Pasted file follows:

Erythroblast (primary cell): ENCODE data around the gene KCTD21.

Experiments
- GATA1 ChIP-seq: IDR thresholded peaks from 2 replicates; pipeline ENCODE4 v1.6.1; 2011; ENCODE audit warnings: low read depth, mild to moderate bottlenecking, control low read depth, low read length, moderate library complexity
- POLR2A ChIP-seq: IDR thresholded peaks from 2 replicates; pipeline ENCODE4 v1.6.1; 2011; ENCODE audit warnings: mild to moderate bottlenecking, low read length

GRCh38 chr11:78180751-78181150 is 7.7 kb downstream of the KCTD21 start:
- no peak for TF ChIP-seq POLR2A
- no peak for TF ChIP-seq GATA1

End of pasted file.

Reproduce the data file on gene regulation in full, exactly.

Erythroblast (primary cell): ENCODE data around the gene KCTD21.

Experiments
- GATA1 ChIP-seq: IDR thresholded peaks from 2 replicates; pipeline ENCODE4 v1.6.1; 2011; ENCODE audit warnings: low read depth, mild to moderate bottlenecking, control low read depth, low read length, moderate library complexity
- POLR2A ChIP-seq: IDR thresholded peaks from 2 replicates; pipeline ENCODE4 v1.6.1; 2011; ENCODE audit warnings: mild to moderate bottlenecking, low read length

GRCh38 chr11:78180751-78181150 is 7.7 kb downstream of the KCTD21 start:
- no peak for TF ChIP-seq POLR2A
- no peak for TF ChIP-seq GATA1